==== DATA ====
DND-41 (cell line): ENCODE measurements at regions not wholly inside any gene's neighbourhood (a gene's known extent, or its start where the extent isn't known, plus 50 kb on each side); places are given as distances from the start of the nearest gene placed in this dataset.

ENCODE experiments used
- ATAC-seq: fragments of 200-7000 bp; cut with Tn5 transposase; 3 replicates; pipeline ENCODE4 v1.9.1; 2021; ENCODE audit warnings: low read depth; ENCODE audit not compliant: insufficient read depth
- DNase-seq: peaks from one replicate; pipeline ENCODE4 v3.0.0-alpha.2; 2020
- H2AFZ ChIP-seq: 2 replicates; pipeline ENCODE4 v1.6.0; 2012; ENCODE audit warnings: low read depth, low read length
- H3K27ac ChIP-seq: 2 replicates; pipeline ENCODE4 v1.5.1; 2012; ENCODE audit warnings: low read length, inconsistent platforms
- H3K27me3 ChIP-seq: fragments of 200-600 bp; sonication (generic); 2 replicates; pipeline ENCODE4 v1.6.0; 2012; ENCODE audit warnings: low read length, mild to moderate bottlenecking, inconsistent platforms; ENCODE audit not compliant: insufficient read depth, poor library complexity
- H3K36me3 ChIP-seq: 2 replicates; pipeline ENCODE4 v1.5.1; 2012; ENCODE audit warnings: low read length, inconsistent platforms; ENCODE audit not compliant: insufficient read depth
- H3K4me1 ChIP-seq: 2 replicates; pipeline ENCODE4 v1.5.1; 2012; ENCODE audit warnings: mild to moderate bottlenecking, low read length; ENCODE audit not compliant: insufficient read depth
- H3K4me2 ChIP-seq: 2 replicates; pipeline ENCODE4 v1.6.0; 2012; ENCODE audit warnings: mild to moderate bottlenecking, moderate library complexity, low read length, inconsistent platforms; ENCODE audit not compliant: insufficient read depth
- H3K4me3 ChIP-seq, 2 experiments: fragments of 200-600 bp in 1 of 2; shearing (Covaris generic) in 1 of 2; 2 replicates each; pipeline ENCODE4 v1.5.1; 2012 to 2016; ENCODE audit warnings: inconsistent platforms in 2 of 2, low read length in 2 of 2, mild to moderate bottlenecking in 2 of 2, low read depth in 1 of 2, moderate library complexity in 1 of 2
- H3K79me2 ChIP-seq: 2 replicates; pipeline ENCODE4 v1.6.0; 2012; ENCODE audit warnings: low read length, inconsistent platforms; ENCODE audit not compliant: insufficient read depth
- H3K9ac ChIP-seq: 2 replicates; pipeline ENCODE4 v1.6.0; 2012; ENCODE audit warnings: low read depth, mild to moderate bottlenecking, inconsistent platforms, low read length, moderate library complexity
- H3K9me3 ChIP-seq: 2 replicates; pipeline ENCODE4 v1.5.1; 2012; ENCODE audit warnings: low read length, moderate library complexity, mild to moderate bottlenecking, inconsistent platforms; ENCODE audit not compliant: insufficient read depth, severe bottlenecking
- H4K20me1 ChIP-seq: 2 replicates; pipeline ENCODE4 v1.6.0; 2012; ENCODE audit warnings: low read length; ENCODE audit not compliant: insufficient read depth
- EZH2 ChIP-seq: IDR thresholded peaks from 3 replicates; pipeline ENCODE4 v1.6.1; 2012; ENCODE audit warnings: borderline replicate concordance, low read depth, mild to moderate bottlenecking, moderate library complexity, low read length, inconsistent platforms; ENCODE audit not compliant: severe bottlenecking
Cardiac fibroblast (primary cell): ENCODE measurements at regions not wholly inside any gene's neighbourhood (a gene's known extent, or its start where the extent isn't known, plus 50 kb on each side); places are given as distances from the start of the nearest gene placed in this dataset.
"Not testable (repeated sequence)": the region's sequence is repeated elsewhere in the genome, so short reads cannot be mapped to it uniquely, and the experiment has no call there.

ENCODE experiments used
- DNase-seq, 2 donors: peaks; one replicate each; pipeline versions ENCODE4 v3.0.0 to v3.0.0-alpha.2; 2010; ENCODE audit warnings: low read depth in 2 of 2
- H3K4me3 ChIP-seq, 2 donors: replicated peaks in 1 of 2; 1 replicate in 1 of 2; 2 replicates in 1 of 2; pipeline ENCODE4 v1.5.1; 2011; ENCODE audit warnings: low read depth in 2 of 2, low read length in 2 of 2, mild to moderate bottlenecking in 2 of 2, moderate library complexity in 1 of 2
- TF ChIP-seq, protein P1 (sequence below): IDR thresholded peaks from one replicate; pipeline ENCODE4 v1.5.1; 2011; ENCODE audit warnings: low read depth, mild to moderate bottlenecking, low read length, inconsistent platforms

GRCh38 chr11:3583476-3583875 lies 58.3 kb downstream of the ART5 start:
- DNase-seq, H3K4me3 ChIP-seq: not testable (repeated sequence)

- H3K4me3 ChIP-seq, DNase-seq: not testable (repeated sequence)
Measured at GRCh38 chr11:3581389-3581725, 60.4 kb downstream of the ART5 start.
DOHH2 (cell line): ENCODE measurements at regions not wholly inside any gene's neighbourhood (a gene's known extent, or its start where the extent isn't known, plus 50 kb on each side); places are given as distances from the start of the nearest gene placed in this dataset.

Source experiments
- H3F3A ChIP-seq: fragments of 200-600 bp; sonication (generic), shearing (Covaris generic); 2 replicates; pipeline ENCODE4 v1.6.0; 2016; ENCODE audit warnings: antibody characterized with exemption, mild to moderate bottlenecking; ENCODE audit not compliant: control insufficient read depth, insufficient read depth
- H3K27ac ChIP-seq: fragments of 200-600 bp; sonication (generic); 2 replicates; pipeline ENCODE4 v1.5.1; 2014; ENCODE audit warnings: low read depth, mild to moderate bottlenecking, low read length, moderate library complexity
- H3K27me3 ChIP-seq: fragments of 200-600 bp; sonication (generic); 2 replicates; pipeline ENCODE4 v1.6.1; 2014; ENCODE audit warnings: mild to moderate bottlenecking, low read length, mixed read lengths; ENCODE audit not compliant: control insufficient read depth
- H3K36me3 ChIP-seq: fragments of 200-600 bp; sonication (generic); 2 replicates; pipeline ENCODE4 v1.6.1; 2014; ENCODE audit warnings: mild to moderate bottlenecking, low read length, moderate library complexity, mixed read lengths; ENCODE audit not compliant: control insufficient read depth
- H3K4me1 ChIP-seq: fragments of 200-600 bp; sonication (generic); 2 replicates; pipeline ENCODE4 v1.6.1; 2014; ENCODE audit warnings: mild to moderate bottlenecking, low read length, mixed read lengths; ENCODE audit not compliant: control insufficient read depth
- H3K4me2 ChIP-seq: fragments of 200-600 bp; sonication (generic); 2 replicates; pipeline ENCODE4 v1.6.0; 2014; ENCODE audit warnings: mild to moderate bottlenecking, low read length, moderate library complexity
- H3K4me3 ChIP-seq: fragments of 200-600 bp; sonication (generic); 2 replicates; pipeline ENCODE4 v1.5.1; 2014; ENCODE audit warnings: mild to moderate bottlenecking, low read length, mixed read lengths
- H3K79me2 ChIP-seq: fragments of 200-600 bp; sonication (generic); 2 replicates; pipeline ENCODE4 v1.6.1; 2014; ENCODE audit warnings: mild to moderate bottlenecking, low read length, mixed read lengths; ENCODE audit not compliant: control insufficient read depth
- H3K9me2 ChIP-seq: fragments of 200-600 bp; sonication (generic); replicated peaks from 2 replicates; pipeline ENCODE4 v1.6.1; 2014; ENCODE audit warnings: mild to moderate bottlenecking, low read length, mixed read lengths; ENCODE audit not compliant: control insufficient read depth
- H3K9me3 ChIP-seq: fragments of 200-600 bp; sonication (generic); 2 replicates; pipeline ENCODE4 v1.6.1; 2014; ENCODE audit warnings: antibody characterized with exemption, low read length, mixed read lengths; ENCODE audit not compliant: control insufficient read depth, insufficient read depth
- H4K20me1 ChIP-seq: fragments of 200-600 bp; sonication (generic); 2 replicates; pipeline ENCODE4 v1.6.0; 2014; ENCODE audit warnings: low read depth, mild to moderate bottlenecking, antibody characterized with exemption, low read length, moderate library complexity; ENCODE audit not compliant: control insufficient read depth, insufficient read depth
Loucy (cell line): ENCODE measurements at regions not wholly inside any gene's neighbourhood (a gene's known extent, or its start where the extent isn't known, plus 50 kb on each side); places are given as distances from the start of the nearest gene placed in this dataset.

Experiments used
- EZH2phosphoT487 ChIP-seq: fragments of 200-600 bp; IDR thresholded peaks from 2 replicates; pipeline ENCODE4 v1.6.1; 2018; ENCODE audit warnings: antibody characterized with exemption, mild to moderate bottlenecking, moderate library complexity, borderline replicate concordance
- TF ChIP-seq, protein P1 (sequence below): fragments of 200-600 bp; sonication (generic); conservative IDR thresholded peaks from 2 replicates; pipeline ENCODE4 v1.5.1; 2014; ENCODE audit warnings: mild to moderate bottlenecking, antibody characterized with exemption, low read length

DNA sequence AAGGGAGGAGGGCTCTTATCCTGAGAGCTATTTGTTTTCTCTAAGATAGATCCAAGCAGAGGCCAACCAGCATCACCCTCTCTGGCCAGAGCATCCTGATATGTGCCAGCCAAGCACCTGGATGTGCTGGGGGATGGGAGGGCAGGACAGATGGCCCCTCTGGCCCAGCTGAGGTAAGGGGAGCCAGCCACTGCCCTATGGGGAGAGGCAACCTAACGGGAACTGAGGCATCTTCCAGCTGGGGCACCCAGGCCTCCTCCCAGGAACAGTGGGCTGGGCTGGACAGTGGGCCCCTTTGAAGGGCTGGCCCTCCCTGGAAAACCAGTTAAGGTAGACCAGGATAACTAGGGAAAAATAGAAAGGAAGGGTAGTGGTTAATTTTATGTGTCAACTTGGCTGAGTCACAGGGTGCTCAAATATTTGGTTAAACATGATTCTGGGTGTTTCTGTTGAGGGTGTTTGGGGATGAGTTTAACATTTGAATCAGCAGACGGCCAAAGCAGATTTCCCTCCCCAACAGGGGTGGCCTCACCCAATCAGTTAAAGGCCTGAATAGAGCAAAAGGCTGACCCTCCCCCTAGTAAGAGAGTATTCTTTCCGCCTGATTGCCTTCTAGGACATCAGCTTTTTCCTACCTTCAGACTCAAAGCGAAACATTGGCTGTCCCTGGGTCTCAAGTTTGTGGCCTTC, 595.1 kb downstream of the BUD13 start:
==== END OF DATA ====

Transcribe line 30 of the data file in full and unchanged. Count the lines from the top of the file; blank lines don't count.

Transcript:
- H3K27ac ChIP-seq: fragments of 200-600 bp; sonication (generic); 2 replicates; pipeline ENCODE4 v1.5.1; 2014; ENCODE audit warnings: low read depth, mild to moderate bottlenecking, low read length, moderate library complexity